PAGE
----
Just a few years ago, Nielsen proclaimed that the idea of TV cord cutting in favor of Internet video alternatives was "purely fiction." Subsequent Nielsen reports have often quite adorably gone out of their way
to downplay cord cutters to protect their cozy relationship with cable ad executives. Fast forward a few years and the latest Nielsen data
shows that there are now five million users who consume video -- but don't use a traditional cable connection to do it. That number is up from 2 million in 2007, apparently qualifying it as a trend Nielsen can no longer equate to unicorn and yeti.
Nielsen apparently doesn't want to call these cord cutters cord cutters, so they have crafted a new, more unaggressive term: "Zero TV." Either way, things have apparently just gotten much less fictional for the TV metric company, even if the company's blog entry has to repeatedly
remind you how insignificant these users are -- for now.
"This small group of video enthusiasts is tuning out traditional TV—and the trend is growing," Nielsen informs its readers belatedly. "This "Zero-TV" group, which makes up less than 5 percent of U.S. households, has bucked tradition by opting to get the information they need and want from non-traditional TV devices and services."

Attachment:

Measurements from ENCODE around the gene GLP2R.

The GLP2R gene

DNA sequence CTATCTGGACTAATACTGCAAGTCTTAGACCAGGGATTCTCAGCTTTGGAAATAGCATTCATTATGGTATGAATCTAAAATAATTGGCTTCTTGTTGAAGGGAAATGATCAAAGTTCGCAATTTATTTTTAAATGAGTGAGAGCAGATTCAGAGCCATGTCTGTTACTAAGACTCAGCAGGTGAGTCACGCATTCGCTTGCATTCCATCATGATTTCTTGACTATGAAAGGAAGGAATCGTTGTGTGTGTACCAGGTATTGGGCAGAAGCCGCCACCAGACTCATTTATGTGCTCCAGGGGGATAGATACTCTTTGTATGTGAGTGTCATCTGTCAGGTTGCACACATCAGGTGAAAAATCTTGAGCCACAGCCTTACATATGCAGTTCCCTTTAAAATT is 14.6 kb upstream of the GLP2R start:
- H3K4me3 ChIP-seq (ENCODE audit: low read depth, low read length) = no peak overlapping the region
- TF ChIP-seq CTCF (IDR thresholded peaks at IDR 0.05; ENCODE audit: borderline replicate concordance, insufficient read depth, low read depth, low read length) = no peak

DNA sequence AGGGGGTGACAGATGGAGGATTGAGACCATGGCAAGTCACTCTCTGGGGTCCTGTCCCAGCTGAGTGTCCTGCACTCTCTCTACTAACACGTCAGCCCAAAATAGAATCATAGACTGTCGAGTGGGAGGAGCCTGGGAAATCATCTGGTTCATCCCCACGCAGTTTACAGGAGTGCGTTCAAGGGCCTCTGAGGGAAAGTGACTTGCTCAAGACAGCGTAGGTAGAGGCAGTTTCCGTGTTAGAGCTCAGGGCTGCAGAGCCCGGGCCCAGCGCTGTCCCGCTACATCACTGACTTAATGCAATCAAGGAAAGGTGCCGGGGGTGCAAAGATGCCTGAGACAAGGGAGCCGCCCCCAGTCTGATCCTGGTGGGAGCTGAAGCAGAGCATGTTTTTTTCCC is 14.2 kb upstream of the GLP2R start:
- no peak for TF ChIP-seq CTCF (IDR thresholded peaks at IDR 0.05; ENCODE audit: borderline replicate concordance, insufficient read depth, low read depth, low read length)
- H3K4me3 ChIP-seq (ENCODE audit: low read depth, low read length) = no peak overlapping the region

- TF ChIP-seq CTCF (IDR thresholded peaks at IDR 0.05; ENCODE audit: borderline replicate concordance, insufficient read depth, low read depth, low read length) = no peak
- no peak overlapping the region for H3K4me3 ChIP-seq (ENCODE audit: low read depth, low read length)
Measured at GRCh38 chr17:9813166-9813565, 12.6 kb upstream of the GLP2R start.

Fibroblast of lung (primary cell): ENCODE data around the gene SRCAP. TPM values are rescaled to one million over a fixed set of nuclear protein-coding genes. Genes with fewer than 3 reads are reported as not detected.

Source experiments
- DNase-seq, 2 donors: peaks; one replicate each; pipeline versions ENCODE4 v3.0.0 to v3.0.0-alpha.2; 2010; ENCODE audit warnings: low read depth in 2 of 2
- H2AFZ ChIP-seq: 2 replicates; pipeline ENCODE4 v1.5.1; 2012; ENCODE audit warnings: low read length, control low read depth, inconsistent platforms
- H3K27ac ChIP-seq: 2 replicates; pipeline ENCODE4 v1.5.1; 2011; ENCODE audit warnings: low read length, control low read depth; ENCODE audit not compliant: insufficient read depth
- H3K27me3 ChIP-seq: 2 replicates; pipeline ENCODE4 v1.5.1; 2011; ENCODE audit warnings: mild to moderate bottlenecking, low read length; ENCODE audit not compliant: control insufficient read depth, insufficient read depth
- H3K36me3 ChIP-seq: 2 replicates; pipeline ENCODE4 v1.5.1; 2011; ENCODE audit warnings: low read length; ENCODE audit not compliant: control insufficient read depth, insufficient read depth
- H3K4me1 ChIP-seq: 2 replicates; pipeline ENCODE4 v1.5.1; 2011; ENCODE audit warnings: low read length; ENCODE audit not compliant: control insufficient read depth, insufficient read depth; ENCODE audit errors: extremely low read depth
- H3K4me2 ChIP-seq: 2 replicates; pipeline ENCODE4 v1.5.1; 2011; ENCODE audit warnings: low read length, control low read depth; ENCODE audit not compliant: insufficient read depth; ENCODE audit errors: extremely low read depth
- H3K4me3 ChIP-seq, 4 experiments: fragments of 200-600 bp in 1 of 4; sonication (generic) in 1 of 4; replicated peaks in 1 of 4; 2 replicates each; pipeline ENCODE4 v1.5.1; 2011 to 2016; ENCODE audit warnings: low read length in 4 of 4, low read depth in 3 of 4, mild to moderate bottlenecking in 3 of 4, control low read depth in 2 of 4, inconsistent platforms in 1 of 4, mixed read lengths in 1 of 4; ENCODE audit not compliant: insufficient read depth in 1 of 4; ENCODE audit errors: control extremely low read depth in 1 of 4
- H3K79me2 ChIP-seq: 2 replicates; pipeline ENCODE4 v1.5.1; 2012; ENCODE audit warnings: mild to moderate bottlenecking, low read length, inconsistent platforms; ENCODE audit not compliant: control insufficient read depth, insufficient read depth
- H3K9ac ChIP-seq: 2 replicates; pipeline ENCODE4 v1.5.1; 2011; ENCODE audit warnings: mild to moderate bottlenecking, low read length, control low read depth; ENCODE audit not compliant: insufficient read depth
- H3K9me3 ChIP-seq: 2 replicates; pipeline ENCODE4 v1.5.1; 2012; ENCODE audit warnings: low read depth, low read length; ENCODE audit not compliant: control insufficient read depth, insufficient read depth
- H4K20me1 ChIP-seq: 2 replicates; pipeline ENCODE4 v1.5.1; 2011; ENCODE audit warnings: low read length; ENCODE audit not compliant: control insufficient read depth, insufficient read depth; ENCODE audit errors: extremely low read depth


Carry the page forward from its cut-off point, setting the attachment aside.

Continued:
To be clear, analysts who have highlighted the importance of cord cutting as a trend have always stated it was a very small and slowly growing contingent of users
-- but an important shift. That's in contrast to oh, trying to argue these users are all 40 year old dysfunctional men living in their parents' basement
. The traditional cable industry and all those feeding at the cable trough consistently try just a little too hard
to mock the trend as irrelevant.
Nielsen's sudden about face on acknowledging cord cutters comes just as the company finally begins more seriously tracking streaming video watched on smartphones, laptops and iPads. After years of pressure from broadcasters, Nielsen is finally going to expand its definition of television to include broadband video enabled devices -- efforts that are going to take the company another several years